Tomayto, tomahto. Trade association, professional society. How different are the two types of membership organization? A pair of association pros who’ve worked in both share their thoughts.
Outside the world of associations, most people probably couldn’t tell you the difference between a trade association and a professional society. Even some people inside associations might not know the distinction.
But it’s not terribly complicated: Though they’re not hard-and-fast terms, a “trade association” generally has member companies, while a “professional society” has individual members. (“Individual membership organization” is a common term for the latter, as well.)
They’re both, of course, still associations. The difference is material to the workings of either organization and yet doesn’t vastly change what they are. The best analogy I can muster up is that of the choice of transmission in a car: Driving a manual stick shift is a much different experience from driving an automatic, and yet in either case you’re driving an automobile.
While I have driven both types of car, I have only worked at a professional society. So, I’ve always been curious how much the fundamental difference in the type of member an association serves actually changes the nature of the work to be done. And who better to ask than association pros who have worked in both settings?
I posed a few questions on this subject to Kim Lawyer, QAS, manager of association operations at the North Carolina Nurses Association, and Liz Peuster, director of membership at the National Wood Flooring Association. Each has previous career experience in the opposite type of association, and they offered some interesting insight into how the jobs compare and contrast.
Both Lawyer and Peuster say the focus of the member value proposition is the key factor in how a trade association or professional society operates.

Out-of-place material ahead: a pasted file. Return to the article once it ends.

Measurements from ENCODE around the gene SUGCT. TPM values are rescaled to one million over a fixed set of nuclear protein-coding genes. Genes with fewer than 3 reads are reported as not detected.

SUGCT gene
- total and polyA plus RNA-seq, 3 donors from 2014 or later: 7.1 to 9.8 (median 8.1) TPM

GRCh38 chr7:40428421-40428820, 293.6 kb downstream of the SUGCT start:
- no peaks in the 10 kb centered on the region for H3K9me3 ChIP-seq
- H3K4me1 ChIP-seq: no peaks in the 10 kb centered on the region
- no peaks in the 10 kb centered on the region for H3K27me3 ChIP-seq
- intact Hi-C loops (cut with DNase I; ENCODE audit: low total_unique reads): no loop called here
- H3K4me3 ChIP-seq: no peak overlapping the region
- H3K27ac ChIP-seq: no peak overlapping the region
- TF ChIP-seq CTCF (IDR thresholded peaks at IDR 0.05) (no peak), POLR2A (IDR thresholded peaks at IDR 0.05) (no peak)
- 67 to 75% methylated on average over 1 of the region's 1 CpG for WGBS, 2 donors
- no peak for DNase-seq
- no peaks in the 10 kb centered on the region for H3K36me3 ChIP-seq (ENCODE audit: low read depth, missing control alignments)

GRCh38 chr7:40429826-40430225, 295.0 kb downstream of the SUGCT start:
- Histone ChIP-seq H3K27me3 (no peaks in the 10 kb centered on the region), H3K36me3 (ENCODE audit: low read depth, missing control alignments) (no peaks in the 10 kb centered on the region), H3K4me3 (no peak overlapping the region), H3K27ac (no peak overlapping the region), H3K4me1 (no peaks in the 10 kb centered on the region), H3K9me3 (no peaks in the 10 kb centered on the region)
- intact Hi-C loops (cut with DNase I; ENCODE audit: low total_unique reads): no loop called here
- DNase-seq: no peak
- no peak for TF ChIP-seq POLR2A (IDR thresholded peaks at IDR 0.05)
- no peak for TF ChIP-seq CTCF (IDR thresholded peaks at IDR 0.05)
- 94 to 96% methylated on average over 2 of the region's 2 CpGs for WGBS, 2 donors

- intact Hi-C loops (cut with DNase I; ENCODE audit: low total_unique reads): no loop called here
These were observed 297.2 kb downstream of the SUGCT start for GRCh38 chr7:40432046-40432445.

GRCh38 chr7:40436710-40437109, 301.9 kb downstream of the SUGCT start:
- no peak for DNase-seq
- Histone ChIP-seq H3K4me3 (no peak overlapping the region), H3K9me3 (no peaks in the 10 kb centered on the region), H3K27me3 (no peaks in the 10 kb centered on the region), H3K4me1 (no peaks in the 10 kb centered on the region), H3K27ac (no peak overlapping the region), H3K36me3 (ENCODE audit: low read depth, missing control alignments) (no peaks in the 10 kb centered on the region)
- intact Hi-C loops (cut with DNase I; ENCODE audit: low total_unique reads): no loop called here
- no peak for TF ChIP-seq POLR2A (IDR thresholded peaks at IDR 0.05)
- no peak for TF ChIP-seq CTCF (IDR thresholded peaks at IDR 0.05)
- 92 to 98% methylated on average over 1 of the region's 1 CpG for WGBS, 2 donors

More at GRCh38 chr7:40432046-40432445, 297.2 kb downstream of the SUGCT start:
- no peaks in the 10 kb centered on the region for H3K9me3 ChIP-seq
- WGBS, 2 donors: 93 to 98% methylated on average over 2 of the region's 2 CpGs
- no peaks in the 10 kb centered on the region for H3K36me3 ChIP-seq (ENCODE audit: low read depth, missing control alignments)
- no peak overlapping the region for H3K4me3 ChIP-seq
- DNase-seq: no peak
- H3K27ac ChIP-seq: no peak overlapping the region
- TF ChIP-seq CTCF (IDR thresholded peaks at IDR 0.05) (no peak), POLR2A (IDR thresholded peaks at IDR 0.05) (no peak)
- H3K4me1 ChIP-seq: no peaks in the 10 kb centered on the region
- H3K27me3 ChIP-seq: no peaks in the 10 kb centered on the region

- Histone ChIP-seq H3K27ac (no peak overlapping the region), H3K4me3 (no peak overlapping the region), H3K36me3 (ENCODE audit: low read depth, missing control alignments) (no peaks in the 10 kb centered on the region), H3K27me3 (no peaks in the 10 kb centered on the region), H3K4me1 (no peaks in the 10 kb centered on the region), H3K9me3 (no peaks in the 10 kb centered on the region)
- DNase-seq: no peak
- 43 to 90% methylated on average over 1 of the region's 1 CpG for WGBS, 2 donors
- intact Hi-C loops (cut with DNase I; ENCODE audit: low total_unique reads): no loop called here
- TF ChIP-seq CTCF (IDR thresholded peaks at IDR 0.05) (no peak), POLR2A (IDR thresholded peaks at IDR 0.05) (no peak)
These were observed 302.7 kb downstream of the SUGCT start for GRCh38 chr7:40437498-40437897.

“In the professional society, we prioritized the value to the individual member first and the employing company second,” says Peuster. “Within the trade association, the prioritization of the value proposition is much more focused on benefiting companies. … The challenge is different in that we are working to influence the key decision maker in the company and justify the line item. Our association does offer services to benefit individuals; however, the communication of those services focuses more on improving the company as a whole as a result of enhancing the individual’s skills.”
That difference in appeal influences the level of engagement among individuals within the membership, Lawyer says. At a trade association, “while the company paid the dues and we had more individual members because they were automatically a member, not all were truly engaged. On the other side, for a professional association, when the individual pays their own dues, they have more buy-in and are more invested in what they are paying for,” she says. “Between the two, I would say individuals who choose to be a member of a professional organization have more buy-in from the early stages of their career throughout their entire career.”